Adoption has been promoted as a risk free ‘happy ever after’ narrative, an enquiry into adoption by BASW has found.
Policy makers’ views on adoption were unhelpful and can lead to the silencing of adopted children, adoptive families and birth parents, the enquiry found.
BASW CEO Ruth Allen, said: “Adoption can be highly successful, providing children with stable, loving homes and adoptive parents with the experience of creating the family they want. Birth families may consent to adoption and recognise the value to their biological child.
“However, the enquiry explores the complex realities of adoption for many people, particularly in non-consensual adoption, with mixed outcomes and experiences for all involved which raise questions about what the report calls a dominant ‘happy ever after’ narrative.”
The enquiry highlighted how there is a dearth of information and meaningful longitudinal research to inform policy and social work practice on adoption. Very little information is known about the social and economic circumstances, the lifetime costs and benefits, and long-term outcomes of the promotion of adoption of children from care.
There is also no comprehensive data on the number of children who are returned to care after adoption and the reasons why, nor sufficient research into the longitudinal outcomes into adult life of those who are adopted.
Allen says that without this information, the arguments made for adoption in its current form and current policy are insufficiently evidenced. “Therefore, we are urging government and key stakeholders to urgently discuss the use of adoption in the context of wider social policies, specifically relating to poverty and inequality.”
The UK-wide enquiry, which was led by Professors Brid Featherstone and Anna Gupta, took evidence from more than 300 individuals and organisations including social workers, birth families, legal professionals, adoptive parents and adults who were adopted as children.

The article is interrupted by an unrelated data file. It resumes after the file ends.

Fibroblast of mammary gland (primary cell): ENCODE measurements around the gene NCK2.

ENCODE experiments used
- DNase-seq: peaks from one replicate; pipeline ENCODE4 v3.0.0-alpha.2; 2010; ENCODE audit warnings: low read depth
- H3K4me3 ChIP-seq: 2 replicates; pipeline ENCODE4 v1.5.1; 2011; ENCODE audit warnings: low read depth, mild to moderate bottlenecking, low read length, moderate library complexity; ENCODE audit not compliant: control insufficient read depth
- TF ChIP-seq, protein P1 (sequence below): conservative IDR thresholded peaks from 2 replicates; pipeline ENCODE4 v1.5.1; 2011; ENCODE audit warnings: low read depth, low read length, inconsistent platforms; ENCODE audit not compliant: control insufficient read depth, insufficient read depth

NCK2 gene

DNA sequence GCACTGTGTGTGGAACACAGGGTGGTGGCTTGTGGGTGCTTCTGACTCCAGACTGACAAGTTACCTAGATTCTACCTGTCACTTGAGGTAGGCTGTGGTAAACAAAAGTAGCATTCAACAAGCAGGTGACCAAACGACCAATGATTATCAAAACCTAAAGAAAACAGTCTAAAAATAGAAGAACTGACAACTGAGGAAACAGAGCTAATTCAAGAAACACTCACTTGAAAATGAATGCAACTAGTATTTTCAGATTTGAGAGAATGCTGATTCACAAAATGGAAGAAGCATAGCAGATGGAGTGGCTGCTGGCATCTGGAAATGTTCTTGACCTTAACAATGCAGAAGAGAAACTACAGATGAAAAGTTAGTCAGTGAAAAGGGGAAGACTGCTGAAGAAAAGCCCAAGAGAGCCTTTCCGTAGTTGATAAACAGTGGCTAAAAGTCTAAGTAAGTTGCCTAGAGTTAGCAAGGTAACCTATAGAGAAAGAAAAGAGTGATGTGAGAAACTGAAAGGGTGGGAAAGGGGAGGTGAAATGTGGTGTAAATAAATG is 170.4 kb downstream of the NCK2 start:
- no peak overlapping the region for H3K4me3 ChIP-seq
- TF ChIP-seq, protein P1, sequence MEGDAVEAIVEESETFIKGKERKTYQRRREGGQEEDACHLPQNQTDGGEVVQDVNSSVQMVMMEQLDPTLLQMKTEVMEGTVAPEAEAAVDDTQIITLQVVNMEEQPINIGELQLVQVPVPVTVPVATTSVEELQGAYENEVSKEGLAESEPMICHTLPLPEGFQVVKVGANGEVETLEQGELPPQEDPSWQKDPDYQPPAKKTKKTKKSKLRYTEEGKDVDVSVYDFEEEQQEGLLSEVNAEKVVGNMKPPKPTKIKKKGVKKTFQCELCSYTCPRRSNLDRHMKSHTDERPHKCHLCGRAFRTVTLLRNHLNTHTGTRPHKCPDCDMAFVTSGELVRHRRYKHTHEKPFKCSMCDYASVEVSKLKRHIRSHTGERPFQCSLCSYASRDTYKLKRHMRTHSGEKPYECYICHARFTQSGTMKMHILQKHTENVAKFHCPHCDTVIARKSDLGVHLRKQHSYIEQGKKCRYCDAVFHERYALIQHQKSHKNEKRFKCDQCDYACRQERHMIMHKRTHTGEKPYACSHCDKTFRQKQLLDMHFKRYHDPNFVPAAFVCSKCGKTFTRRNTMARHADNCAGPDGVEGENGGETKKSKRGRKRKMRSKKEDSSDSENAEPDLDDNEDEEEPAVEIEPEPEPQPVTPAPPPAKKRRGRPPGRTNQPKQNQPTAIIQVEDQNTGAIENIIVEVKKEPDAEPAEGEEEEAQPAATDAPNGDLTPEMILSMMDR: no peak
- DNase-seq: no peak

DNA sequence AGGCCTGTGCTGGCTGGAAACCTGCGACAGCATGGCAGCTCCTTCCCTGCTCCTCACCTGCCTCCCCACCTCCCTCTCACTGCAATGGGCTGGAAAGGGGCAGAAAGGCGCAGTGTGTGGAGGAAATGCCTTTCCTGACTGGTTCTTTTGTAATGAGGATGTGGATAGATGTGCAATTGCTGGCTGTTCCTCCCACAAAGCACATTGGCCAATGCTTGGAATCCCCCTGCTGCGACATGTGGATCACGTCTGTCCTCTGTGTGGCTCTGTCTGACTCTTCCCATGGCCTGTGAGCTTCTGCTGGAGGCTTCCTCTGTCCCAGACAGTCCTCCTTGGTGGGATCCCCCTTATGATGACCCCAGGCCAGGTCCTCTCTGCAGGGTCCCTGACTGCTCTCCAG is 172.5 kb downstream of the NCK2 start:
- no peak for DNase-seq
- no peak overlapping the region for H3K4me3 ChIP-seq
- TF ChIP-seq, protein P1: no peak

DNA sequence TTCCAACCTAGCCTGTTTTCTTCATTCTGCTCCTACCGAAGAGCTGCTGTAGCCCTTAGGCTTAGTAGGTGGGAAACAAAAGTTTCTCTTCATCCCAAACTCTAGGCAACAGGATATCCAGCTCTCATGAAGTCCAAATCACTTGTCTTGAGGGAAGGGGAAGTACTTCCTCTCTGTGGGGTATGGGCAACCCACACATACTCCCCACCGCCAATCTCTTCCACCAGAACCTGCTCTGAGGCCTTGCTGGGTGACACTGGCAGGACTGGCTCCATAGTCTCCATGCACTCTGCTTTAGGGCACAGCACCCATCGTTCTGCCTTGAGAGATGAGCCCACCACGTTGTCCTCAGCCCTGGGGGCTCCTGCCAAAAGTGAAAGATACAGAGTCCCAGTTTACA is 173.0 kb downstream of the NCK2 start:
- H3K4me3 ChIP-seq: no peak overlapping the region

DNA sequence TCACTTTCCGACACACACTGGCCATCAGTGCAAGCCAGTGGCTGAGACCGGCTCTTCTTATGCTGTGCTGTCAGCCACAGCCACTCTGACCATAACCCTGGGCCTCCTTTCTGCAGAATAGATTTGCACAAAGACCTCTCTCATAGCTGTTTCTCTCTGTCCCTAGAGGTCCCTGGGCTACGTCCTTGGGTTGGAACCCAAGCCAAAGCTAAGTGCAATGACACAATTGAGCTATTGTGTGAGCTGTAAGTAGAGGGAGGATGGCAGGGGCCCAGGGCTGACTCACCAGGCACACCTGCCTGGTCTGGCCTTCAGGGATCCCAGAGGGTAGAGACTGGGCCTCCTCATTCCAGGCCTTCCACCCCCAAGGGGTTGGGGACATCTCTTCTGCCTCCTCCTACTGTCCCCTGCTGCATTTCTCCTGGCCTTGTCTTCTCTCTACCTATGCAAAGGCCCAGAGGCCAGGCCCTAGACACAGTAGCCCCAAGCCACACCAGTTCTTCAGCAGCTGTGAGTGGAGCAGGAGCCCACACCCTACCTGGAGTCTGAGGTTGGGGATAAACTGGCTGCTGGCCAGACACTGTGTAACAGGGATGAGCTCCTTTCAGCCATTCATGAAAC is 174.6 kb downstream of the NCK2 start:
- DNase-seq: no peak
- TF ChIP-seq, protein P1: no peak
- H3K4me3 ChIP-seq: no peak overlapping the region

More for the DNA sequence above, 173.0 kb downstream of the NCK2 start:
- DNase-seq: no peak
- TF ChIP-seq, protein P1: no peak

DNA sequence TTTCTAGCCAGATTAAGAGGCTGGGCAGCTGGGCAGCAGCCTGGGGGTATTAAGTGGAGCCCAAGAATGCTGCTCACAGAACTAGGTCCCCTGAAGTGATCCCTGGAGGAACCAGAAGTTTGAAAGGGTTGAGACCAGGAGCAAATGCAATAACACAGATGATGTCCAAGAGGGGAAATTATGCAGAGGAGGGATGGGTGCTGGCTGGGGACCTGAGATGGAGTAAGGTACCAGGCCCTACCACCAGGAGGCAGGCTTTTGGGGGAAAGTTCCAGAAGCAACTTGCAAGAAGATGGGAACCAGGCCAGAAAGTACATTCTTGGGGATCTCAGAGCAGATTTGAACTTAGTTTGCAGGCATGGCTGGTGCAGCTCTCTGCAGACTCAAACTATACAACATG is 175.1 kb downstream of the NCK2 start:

The researchers found austerity was adding to the “considerable adversities” faced by many families in poverty who are seeking to safely care for their children. Welfare and legal aid cuts had reduced the financial resources available to some, while services designed to help more families stay together and prevent children being taken into care had also been stripped back.
Cuts were also impacting on post-adoption support. Provision for both birth families and adoptive families was found to be “inadequate”. Support for post-adoption contact between adopted children and their birth families was under-resourced, with little follow up from services if “letterbox contact” was ended unilaterally by any of the parties.
“There was a consensus that post adoption support needed improving for everyone, with ethical issues raised in relation to adoptive parents being left caring for traumatised children without adequate help. England is the only country to have an Adoption Support Fund, but this was viewed as insufficiently resourced, with the amounts available capped in recent years,” said the report.